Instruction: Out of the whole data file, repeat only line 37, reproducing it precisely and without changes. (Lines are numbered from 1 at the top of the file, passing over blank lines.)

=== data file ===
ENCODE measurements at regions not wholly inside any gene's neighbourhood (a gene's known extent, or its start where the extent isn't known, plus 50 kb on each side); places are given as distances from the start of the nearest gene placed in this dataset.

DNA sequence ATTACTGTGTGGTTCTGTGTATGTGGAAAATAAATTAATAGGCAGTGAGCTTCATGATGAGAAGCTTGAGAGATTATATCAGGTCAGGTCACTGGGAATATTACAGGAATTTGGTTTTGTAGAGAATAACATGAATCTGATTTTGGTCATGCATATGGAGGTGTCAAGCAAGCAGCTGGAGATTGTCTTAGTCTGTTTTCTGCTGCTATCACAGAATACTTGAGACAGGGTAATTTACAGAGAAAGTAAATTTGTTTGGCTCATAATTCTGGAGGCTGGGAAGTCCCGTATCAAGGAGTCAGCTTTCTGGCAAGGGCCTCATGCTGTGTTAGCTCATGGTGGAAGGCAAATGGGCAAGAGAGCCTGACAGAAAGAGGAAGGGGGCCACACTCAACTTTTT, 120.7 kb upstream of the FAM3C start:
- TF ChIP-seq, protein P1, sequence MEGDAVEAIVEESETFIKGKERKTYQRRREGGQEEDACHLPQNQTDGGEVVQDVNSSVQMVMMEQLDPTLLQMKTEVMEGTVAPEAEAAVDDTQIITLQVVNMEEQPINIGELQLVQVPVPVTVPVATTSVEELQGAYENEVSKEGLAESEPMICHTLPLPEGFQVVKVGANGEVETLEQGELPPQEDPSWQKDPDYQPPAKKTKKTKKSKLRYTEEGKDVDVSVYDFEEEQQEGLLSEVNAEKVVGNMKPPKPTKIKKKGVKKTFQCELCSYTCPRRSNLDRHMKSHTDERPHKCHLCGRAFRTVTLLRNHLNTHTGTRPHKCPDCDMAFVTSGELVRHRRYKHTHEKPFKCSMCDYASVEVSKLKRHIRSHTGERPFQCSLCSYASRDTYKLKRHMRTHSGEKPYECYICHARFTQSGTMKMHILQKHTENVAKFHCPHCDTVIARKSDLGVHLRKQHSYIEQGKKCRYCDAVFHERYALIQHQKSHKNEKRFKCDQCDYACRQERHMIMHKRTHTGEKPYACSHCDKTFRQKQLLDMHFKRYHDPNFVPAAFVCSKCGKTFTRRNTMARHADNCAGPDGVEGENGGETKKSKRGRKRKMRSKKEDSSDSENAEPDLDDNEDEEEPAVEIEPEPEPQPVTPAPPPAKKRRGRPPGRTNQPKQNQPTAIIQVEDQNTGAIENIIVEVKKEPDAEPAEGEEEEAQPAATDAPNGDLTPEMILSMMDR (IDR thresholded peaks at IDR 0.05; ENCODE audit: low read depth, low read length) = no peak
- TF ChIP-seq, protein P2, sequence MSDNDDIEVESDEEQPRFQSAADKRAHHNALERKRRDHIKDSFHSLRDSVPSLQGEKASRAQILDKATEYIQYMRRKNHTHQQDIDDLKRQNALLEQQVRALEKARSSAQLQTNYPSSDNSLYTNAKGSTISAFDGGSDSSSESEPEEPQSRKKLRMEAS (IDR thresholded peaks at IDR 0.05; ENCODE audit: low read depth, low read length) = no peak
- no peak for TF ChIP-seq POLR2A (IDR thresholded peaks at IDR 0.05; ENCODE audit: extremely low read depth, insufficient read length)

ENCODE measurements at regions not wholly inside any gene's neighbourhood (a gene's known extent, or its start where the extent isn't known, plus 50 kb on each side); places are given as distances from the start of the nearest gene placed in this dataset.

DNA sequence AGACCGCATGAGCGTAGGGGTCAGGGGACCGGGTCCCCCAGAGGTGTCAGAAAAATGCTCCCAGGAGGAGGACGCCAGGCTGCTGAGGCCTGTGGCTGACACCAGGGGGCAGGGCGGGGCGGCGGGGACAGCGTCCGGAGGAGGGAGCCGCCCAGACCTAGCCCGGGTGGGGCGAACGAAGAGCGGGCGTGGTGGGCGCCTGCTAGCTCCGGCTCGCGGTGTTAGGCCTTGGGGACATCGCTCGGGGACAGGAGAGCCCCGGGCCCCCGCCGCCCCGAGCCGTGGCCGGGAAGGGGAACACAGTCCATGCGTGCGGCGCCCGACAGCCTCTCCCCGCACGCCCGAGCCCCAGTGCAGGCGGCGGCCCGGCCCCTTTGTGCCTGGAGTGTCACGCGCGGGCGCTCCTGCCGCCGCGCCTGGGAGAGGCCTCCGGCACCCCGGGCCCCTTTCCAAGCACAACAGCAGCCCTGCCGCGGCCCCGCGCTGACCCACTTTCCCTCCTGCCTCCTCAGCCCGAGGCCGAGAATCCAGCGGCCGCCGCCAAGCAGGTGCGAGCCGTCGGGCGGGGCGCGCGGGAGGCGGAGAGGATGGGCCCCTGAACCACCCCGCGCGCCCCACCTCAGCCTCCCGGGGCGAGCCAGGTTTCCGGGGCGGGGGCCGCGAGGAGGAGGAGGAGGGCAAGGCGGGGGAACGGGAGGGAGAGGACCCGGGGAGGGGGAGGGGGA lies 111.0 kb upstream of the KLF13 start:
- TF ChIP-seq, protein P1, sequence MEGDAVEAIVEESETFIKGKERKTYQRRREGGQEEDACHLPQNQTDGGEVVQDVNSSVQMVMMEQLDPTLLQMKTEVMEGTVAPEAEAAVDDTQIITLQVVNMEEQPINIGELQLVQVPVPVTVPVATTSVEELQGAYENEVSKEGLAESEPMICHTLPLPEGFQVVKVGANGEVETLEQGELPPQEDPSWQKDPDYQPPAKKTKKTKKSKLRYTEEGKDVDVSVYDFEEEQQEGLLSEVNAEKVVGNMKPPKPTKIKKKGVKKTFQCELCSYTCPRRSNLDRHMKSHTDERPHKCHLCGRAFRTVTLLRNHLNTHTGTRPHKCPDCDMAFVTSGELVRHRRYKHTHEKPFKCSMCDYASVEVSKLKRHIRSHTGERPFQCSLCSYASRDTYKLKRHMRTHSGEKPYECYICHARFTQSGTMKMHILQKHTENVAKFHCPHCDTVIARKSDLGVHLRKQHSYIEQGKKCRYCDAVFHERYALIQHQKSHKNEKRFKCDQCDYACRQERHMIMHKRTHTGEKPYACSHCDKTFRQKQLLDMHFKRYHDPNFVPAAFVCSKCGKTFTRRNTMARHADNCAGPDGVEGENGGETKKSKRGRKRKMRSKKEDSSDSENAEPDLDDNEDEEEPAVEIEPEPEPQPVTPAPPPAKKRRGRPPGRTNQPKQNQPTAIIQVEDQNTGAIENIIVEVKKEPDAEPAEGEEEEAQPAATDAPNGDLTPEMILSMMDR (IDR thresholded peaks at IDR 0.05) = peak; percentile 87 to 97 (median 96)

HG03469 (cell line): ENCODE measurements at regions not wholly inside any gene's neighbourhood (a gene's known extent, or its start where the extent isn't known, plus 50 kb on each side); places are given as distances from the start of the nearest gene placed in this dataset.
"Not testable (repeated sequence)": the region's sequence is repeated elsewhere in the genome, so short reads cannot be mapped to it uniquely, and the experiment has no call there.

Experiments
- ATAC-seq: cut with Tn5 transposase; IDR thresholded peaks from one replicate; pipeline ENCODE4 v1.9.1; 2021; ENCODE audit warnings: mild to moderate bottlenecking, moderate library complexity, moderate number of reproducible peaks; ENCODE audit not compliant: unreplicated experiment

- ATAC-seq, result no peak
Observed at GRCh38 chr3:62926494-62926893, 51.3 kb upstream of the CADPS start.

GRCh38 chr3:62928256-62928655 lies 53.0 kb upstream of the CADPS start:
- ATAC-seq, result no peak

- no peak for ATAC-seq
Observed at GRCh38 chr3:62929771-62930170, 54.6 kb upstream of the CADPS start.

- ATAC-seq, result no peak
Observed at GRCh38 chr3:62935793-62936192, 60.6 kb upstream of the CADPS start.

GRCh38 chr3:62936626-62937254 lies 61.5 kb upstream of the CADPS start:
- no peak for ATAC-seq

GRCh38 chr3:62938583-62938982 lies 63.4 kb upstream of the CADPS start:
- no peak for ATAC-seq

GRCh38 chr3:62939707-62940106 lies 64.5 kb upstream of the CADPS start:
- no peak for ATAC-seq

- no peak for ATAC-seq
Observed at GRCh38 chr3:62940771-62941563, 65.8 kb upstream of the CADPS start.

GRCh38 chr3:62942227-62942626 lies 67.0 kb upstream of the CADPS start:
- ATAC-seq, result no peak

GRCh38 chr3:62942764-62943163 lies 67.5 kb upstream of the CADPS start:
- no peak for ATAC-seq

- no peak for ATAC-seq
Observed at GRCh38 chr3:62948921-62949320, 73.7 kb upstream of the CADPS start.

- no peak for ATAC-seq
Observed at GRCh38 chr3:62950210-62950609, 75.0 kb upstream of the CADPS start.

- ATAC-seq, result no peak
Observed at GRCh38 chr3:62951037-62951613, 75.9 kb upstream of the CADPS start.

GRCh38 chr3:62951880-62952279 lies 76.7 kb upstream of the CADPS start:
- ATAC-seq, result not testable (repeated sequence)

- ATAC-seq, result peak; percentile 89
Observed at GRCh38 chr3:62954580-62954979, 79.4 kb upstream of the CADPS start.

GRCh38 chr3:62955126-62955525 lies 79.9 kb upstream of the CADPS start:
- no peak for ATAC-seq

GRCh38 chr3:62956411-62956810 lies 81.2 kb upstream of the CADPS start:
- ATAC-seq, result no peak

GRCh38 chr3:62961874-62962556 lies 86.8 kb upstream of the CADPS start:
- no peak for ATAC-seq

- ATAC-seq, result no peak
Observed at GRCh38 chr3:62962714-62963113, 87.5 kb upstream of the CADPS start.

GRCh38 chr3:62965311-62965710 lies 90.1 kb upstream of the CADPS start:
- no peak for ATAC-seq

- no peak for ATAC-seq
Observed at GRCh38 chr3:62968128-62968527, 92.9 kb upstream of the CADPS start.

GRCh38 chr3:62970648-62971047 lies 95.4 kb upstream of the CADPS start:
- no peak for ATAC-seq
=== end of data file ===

- ATAC-seq, result no peak